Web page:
EAST CHICAGO — The U.S. Environmental Protection Agency is overseeing removal this summer of nearly 7,050 tons of contaminated soil from the old Carrie Gosch Elementary School.
The cleanup began July 8 despite a local advocacy group raising concerns that the site requires further investigation and sampling before the agency can properly unearth the contamination there.
“The fact that we raised these concerns several months ago, and the EPA proceeded to move forward without addressing these concerns, once again shows EPA’s failure to communicate effectively with residents,” said Mark Templeton, an attorney at the University of Chicago Law School's Abrams Environmental Law Clinic working with the local group.
Templeton said the EPA's Office of the Inspector General recently paid a visit to East Chicago as part of its investigation into the EPA's effectiveness and timeliness in communicating health risks to East Chicago and other communities across the U.S.
EPA officials have said the Superfund cleanup is being conducted under a previously agreed upon 2012 Record of Decision, for which the agency fielded public comments at that time. Agency officials also note they sent out an informational flyer to the community ahead of cleanup.
The EPA's federal Superfund program allows the agency to secure cleanup dollars through potentially responsible parties — or industrial companies or subsidiaries of those companies ultimately deemed responsible for the pollution.
Contractors hired by DuPont, Atlantic Richfield Company and Chemours are conducting the cleanup with oversight by EPA, the agency reported.
The excavation digs to 24 inches in depth across 1.2 acres of soil east of the school building’s main parking lot in the 400 block of East 148th Street. The school is located within Zone 1 of the USS Lead Superfund site.
On a recent afternoon, massive piles of dirt covered by tarps could be seen from the property entryway. EPA officials report the dirt is the top 18 inches of clean soil excavated. That material had to be removed to address the contaminated dirt below it.
“This clean material will be placed back into the open excavation and additional clean material will be added to grade,” EPA reported.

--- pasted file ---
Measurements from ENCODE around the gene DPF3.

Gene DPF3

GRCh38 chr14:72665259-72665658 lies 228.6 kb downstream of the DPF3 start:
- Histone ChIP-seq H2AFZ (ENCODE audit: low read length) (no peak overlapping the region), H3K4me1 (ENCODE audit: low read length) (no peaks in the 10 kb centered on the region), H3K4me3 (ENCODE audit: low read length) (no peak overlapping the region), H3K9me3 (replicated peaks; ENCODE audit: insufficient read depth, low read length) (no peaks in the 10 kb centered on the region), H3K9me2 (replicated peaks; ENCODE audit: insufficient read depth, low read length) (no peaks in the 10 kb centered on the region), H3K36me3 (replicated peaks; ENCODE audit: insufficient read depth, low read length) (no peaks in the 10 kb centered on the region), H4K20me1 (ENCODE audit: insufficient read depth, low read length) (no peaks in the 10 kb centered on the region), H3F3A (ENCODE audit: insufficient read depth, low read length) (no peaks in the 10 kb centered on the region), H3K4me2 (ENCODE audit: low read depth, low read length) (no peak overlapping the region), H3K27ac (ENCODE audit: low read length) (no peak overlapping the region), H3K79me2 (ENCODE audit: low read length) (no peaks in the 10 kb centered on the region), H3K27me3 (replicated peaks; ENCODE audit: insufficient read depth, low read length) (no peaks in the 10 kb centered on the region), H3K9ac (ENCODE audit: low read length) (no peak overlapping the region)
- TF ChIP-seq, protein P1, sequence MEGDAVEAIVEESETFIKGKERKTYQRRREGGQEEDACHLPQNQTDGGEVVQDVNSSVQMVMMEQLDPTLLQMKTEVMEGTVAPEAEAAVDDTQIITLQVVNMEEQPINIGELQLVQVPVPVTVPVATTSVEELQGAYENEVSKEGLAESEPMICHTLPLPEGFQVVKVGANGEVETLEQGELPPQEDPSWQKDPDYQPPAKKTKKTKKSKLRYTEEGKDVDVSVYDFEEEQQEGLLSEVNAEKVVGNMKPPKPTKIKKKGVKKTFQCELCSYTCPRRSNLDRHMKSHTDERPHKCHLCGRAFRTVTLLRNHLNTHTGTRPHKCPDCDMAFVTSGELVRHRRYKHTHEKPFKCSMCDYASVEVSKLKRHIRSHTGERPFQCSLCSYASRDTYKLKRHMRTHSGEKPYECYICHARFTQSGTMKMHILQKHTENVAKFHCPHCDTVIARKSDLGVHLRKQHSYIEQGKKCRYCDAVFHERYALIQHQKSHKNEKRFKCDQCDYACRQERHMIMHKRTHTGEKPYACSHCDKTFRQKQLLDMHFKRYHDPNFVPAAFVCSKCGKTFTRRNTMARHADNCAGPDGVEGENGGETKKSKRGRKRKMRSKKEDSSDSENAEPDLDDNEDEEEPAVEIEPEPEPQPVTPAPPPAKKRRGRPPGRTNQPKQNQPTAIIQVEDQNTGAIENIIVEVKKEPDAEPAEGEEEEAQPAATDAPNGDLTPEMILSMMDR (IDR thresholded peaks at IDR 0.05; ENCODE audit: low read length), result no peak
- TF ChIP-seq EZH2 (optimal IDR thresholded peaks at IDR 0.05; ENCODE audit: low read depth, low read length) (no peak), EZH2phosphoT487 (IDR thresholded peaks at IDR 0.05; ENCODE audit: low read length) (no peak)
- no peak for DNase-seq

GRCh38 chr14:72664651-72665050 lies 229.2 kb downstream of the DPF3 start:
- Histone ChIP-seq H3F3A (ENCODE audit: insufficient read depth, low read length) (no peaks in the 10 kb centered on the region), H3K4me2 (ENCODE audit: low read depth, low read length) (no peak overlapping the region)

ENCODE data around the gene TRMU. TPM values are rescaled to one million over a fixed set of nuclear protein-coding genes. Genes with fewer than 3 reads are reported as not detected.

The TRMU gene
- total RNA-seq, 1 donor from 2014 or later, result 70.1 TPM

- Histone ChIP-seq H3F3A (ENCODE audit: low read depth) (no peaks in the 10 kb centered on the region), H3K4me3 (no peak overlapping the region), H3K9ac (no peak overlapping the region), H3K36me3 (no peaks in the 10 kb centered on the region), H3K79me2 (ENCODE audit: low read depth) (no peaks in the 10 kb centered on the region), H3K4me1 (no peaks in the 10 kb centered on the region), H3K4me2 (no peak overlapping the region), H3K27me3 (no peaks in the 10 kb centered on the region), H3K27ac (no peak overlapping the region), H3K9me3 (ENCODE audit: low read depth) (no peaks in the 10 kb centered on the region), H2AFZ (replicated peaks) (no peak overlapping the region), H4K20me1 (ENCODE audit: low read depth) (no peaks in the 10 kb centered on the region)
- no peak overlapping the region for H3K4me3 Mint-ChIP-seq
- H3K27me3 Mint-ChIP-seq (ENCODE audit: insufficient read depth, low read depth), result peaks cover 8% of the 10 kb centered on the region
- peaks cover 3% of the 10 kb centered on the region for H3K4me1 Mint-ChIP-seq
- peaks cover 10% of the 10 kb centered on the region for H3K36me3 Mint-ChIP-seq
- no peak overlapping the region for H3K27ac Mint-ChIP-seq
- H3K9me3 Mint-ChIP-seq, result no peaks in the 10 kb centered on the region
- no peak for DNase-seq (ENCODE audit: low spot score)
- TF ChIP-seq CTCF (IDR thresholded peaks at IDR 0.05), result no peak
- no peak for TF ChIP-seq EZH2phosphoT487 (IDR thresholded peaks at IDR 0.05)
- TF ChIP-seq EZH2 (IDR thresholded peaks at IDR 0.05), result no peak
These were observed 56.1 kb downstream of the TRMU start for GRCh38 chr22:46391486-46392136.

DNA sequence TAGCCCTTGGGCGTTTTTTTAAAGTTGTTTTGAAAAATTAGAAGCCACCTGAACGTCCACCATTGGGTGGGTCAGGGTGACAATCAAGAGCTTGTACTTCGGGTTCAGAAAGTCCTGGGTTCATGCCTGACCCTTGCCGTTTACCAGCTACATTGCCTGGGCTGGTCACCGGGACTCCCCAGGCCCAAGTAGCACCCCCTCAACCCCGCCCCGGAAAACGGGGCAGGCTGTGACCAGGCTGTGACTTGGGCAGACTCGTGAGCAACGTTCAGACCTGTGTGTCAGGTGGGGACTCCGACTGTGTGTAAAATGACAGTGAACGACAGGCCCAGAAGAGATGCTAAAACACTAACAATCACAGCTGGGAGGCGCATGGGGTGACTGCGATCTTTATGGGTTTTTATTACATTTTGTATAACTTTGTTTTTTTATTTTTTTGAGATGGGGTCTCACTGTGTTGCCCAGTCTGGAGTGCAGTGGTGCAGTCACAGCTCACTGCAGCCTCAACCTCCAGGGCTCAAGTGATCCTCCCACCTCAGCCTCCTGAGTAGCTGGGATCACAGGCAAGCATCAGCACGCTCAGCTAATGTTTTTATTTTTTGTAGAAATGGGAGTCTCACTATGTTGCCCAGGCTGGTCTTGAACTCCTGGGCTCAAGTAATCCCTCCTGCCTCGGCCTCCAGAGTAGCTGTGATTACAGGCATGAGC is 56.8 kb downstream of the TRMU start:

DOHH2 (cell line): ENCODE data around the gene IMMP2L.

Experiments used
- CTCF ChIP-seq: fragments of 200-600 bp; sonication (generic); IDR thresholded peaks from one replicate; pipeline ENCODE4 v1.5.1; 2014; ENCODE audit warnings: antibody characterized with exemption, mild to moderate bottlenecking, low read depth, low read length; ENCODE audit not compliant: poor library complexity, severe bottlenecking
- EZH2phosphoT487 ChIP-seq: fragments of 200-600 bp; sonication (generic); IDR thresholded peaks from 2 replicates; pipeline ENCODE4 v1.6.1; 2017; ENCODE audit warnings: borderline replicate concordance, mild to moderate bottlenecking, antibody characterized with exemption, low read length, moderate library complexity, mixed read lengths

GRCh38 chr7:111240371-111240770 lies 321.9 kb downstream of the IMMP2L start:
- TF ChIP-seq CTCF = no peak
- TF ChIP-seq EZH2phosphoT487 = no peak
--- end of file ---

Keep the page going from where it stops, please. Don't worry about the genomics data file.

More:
EPA officials noted restoration of the grounds will continue into August. The cleanup cost is currently estimated at $1 million.
‘There’s no problem here’
Templeton said several of the Community Advisory Group’s concerns still stand, including that the EPA relied too heavily on X-ray Fluorescence testing. The group argues XFR readings, according to EPA's own documents, are not a scientifically accurate or appropriate way to test for arsenic, particularly when arsenic and lead are present together.
The CAG argues EPA should redo its soil sampling at Carrie Gosch and send the results to the laboratory.
The group also argued past sampling taken by the EPA there was rather minimal, “especially considering known contamination was identified there in the late 1990s, and no records have been made available to establish the soil was ever remediated."
Templeton said the EPA erodes the community’s trust when they push forward with cleanup like this before addressing outstanding questions about testing and scope.
“EPA responses are often: ‘There’s no problem here. Trust us,’” Templeton said. “So you have EPA saying there’s no problem here, without supporting documents.”
EPA reports samples were collected from about 47 locations across the 4.9 acres not covered by buildings or parking lots. Officials there said they believe the samples collected from 10 locations within the 1.2-acre area targeted for cleanup are sufficient.
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Future use unknown